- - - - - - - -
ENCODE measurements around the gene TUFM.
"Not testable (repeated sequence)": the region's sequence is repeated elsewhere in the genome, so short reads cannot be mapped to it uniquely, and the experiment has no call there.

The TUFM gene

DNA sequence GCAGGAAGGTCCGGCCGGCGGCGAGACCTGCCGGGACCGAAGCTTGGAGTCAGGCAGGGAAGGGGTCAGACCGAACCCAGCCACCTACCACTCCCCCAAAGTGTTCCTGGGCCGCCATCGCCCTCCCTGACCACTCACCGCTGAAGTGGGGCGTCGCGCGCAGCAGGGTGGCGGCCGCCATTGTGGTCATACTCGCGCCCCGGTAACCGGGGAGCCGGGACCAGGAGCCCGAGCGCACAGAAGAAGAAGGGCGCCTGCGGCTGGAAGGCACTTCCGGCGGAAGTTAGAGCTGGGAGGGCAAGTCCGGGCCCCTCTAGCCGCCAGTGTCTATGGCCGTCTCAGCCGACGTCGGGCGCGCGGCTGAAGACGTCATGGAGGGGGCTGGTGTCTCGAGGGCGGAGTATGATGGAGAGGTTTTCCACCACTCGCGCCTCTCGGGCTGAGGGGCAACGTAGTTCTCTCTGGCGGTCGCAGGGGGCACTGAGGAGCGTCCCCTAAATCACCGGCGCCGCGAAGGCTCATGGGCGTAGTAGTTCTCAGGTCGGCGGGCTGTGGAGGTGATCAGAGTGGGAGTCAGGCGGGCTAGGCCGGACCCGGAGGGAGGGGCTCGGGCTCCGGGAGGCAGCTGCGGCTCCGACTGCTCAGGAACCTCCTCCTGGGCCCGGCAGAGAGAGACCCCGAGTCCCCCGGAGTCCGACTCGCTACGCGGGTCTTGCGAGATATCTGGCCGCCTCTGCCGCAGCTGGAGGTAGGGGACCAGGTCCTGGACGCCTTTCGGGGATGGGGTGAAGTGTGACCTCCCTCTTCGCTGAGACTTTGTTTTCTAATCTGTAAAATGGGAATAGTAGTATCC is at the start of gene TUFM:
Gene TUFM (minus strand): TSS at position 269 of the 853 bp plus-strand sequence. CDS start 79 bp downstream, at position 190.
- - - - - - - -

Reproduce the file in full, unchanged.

ENCODE measurements around the gene TUFM.
"Not testable (repeated sequence)": the region's sequence is repeated elsewhere in the genome, so short reads cannot be mapped to it uniquely, and the experiment has no call there.

The TUFM gene

DNA sequence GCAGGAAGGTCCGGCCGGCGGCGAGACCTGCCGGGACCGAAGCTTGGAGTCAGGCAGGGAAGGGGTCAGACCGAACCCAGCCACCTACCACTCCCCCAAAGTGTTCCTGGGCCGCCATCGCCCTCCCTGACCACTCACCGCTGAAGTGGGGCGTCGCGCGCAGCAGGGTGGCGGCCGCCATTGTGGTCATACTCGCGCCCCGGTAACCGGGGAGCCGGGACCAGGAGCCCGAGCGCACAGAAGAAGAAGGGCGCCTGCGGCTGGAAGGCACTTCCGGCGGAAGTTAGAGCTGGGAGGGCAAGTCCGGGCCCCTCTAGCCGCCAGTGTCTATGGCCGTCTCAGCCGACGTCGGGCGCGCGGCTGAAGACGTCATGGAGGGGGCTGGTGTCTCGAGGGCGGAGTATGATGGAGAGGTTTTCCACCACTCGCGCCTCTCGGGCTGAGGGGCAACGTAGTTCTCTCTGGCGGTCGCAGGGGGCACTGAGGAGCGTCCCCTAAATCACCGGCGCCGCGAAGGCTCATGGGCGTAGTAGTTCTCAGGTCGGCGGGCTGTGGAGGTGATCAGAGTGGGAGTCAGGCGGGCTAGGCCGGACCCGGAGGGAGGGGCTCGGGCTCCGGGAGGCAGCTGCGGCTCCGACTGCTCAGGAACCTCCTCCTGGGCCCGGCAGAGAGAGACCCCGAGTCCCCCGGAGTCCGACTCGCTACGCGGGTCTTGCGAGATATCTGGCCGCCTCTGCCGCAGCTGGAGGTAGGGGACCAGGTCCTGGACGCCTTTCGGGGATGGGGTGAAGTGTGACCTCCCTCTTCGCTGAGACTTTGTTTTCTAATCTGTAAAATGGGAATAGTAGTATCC is at the start of gene TUFM:
Gene TUFM (minus strand): TSS at position 269 of the 853 bp plus-strand sequence. CDS start 79 bp downstream, at position 190.